Law of 22 Prairial
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The Law of 22 Prairial, also known as the loi de la Grande Terreur, the law of the Great Terror, was enacted on June 10, 1794 (22 Prairial of the Year II under the French Revolutionary Calendar). It was proposed by Georges Auguste Couthon and lent support by Robespierre. It was one of the ordinances passed during this stage of the French Revolution, by means of which the Committee of Public Safety simplified the judicial process to one of indictment and prosecution. It extended the reach of the Revolutionary Tribunal, and limited the ability of the accused to defend themselves, broadening the scope of those who might be brought within the purview of revolutionary justice. The penalty for all offences under the jurisdiction of the Revolutionary Tribunal was death.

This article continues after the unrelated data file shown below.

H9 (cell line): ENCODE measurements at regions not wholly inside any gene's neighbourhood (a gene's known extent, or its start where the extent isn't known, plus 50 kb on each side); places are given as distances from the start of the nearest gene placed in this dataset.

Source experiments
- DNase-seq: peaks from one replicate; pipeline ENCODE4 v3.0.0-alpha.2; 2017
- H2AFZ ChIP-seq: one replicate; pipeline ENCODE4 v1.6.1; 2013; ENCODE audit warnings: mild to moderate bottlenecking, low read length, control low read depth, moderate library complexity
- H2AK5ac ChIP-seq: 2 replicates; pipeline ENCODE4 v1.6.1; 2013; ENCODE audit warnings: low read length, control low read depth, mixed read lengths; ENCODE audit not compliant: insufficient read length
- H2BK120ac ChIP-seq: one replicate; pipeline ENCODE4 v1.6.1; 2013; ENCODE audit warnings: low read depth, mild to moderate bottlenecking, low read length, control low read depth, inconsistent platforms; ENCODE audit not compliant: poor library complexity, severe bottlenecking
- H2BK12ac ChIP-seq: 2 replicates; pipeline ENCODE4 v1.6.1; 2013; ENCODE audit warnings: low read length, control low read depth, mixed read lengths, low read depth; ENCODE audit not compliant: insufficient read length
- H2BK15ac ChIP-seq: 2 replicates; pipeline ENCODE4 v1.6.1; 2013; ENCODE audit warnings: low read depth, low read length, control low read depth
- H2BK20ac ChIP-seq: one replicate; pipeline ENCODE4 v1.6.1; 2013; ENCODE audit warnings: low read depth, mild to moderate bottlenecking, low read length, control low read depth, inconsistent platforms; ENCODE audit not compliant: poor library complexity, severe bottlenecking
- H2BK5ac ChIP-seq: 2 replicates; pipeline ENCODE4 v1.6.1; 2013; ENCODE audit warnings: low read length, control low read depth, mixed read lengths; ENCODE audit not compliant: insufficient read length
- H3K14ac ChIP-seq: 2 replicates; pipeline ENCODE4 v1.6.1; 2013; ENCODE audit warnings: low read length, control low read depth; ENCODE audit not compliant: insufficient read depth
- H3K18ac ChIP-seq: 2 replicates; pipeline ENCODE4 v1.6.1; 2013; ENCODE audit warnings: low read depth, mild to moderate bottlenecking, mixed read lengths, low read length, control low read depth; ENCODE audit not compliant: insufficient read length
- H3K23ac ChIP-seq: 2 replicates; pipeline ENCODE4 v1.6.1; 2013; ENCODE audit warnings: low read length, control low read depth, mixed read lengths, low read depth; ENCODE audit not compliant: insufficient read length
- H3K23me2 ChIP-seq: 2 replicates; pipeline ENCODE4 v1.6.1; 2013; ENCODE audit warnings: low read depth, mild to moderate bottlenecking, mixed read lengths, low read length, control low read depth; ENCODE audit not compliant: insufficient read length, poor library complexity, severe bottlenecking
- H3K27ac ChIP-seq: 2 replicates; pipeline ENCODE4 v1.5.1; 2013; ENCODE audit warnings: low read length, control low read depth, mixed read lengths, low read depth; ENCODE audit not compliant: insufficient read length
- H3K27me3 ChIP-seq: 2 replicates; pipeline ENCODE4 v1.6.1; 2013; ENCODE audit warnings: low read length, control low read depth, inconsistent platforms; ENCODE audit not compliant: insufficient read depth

It provided for a climate of moral suspicion with the clause which stipulated that:
Every citizen is empowered to seize conspirators and counterrevolutionaries, and to bring them before the magistrates. He is required to denounce them as soon as he knows of them.
Many in the Convention were opposed to the law, including some who were on the Committee of Public Safety themselves, fearing that the concentration of power would lead inevitably to dictatorship and further damage the Republic. Less than two months later came 9 Thermidor, the downfall of Robespierre and the Mountain and the beginning of the Thermidorian reaction. The Law of 22 Prairial was removed on 1 August 1794 in a manner congruent to the revolution's return to moderation under the Thermidorian government of limited suffrage.